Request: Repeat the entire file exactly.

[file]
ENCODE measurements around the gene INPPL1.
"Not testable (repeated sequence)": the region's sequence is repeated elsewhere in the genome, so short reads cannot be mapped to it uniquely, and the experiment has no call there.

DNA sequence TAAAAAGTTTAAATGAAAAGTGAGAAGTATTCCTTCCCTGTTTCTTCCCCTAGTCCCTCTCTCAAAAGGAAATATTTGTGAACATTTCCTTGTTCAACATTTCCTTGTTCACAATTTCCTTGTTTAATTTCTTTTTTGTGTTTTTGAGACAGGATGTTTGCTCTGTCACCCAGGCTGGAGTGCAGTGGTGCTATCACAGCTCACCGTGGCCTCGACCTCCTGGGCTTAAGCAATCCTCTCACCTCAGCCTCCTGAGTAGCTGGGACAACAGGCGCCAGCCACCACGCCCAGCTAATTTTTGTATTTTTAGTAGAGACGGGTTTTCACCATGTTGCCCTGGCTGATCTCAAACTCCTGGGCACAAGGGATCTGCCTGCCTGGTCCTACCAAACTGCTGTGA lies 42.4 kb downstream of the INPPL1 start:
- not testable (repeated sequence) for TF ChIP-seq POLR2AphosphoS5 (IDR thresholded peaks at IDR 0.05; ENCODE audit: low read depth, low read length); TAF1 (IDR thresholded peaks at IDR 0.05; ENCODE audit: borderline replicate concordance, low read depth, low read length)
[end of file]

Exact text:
ENCODE measurements around the gene INPPL1.
"Not testable (repeated sequence)": the region's sequence is repeated elsewhere in the genome, so short reads cannot be mapped to it uniquely, and the experiment has no call there.

DNA sequence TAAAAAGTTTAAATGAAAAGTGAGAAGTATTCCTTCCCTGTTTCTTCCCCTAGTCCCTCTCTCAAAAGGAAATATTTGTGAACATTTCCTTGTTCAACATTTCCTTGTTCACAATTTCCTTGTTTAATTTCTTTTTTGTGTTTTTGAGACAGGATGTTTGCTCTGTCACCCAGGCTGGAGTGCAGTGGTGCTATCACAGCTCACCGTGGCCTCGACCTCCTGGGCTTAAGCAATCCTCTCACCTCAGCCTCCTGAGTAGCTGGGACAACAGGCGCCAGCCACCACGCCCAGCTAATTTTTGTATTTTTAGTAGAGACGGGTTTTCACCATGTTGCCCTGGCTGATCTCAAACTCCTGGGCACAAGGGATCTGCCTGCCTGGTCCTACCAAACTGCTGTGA lies 42.4 kb downstream of the INPPL1 start:
- not testable (repeated sequence) for TF ChIP-seq POLR2AphosphoS5 (IDR thresholded peaks at IDR 0.05; ENCODE audit: low read depth, low read length); TAF1 (IDR thresholded peaks at IDR 0.05; ENCODE audit: borderline replicate concordance, low read depth, low read length)